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Co-Parenting: When Grandparents Turn Violent

Sometimes after a divorce or separation, one parent moves in with their own parents. What happens when grandparents become violent while disciplining their grandchildren?

Let’s take a look at an example:

Joe lives with his parents. Jayden (12), William (9), Tessa (8) and Mark (5) visit his father. Mark, pee in a vase. The older children report the behavior to Joe and his grandfather. His grandfather becomes furious and aggressively approaches Mark. Jayden and William think that he will hurt his little brother. William stands between his grandfather and Mark. His grandfather slaps him across the face. Seeing this, Jayden tries to get her grandfather away from her 2 younger brothers. Her grandfather turns and punches him in the eye. Grandpa tells everyone to get out of his house. Mark, who is only 5 years old, is not moving fast enough, so his grandfather grabs him by the throat (cutting off his oxygen), picks him up and carries him to the vehicle and throws him inside.

After arriving at Sarah’s house, the children hysterically report what happened. She ends the visit with Joe early, takes the children inside, and calls the police. The police take statements from everyone involved and conclude that the incident does not qualify as assault or child abuse under the laws of your state. And now that?

It becomes a parenting issue.

After emotional levels have been lowered, the children have been reassured that they are safe, and it has been determined that the children will not return to the grandparents’ house to visit, it is now time for Sarah to step back and assess the situation. by hand.

Let’s start with the conclusions the children have come to from this decision-making incident.

1. His grandfather is mean.
2. His grandfather is violent.
3. If they want to be like their grandfather, they must be violent.
4. Their grandfather says he loves them, so love equals violence.
5. The only way to solve a problem is through violence.
6. Their father approves of this violence because he did not protect them.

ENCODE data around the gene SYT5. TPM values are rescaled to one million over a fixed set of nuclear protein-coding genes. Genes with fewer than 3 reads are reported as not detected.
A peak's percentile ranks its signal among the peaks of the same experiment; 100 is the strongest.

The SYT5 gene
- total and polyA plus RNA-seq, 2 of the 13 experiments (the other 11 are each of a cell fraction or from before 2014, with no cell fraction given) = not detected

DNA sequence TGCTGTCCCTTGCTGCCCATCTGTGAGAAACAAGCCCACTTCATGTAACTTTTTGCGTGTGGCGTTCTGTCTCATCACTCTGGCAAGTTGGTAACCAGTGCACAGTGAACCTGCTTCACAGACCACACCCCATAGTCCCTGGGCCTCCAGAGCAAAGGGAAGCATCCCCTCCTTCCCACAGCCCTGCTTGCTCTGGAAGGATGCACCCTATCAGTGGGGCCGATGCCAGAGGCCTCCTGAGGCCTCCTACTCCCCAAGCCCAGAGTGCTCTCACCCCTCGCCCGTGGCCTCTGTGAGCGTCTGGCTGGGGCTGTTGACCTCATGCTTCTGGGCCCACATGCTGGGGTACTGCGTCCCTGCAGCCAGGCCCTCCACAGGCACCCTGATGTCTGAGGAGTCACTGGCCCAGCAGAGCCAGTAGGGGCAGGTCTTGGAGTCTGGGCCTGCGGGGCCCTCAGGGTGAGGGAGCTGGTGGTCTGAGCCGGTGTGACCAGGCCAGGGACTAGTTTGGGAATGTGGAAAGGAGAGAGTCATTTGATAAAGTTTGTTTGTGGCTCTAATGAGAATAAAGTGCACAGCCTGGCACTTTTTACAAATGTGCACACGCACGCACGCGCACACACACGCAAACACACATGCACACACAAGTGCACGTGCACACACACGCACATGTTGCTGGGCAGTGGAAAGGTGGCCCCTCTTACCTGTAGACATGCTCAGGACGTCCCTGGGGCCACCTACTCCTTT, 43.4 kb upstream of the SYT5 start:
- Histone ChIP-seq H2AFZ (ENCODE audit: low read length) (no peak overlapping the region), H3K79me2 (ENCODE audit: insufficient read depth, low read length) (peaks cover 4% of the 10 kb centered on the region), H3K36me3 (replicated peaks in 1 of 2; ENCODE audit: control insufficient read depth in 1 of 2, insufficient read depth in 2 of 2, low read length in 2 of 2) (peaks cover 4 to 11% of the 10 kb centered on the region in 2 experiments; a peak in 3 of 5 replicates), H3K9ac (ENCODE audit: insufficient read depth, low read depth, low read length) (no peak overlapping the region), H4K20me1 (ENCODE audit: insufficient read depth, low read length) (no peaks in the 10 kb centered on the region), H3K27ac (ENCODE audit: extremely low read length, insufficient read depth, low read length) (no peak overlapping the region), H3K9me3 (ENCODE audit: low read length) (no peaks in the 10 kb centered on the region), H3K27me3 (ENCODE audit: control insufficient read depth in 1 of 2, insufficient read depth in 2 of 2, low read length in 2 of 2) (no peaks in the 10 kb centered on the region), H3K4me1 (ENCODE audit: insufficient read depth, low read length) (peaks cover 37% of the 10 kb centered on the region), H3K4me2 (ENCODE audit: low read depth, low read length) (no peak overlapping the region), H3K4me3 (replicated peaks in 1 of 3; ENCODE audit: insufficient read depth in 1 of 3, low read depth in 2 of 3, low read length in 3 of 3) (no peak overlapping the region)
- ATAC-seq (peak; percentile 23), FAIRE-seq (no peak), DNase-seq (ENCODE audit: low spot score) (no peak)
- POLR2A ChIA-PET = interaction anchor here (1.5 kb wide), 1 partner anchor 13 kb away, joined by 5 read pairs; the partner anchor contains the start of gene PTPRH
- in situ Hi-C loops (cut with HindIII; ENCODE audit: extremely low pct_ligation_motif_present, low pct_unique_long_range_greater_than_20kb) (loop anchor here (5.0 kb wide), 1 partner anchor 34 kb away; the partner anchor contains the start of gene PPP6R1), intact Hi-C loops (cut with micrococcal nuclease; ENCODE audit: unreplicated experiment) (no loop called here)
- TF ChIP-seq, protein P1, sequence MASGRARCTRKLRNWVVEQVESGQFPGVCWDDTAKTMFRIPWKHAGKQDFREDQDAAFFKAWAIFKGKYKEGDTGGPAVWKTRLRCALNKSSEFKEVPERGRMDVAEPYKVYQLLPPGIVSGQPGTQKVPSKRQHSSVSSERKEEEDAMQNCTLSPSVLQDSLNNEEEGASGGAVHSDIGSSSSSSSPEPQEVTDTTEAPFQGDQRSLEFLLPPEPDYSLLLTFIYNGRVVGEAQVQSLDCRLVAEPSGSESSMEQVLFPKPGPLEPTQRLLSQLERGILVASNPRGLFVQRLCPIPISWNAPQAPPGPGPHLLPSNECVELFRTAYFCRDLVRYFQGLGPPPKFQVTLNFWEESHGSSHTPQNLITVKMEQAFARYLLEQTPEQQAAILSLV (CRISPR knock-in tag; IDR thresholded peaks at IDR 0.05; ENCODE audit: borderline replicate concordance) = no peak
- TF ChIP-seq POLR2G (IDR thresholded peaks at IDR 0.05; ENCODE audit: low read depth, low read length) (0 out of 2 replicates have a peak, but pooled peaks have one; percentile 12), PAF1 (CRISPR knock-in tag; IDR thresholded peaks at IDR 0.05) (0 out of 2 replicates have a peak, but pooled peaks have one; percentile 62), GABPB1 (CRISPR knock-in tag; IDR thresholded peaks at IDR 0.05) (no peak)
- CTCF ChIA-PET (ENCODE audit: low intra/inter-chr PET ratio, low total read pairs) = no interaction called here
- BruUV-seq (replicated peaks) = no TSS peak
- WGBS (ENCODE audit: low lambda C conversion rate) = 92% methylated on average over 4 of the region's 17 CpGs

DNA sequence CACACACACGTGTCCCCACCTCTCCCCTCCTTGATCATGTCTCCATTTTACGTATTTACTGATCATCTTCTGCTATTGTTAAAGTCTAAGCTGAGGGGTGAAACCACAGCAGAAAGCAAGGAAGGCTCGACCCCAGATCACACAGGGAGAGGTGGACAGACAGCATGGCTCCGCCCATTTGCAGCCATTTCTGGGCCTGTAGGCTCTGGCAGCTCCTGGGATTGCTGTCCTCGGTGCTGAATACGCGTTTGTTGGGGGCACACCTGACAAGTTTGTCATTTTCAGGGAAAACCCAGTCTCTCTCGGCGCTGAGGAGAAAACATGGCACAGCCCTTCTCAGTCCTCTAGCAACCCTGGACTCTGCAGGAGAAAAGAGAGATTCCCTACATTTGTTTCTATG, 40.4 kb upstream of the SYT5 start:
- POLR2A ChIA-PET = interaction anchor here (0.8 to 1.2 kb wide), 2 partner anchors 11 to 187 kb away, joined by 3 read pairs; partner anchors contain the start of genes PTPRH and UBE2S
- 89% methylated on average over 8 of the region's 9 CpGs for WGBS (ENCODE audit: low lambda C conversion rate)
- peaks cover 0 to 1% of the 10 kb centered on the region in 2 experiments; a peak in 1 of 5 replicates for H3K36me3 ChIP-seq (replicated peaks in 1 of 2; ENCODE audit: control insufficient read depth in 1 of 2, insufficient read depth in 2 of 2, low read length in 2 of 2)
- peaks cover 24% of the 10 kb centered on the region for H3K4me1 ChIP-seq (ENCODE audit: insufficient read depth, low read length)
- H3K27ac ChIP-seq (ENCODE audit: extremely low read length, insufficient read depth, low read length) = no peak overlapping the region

7. It is okay for family members to hurt you.
8. The police do not protect them.
9. They are helpless and powerless.
10. They are not people.

All these conclusions form what is called a decision formation incident. A decision-making incident is a specific moment in which we experience pain, loss, or unconsciousness, or the threat of one of those three things. In these moments, we are thrown into fear where our logical mind shuts down and we make various decisions about ourselves, life and others. We fully believe these fear-based thoughts to be true and begin to develop a limiting belief system.

What can Sara do to help her children?

Responsive listening is key

When everything is calm, Sarah uses her receptive listening skills. This helps her listen to what the children are feeling and understand her fears. That’s when she can really start to address her emotions about the situation. If you spend more time asking questions than listening, children will stop talking. Sometimes, just by listening to children express their problems and feelings, children will come to their own conclusions about how to handle situations when they arise. This not only empowers them for future incidents, but also helps them climb the ladder to become self-actualized people. It helps them know that they are people, have a voice and deserve to be heard; their feelings and fears are valid and someone loves them enough to really listen to what they say. She demonstrates one of the true meanings of love.

Helping children who have witnessed or experienced abuse is not an overnight process. It takes a long time to teach children the skills they need to become empowered individuals with high self-esteem and self-worth. This is just the first step in Sarah’s journey with her children.

Next week: Empowerment: Helping children empower themselves after abuse


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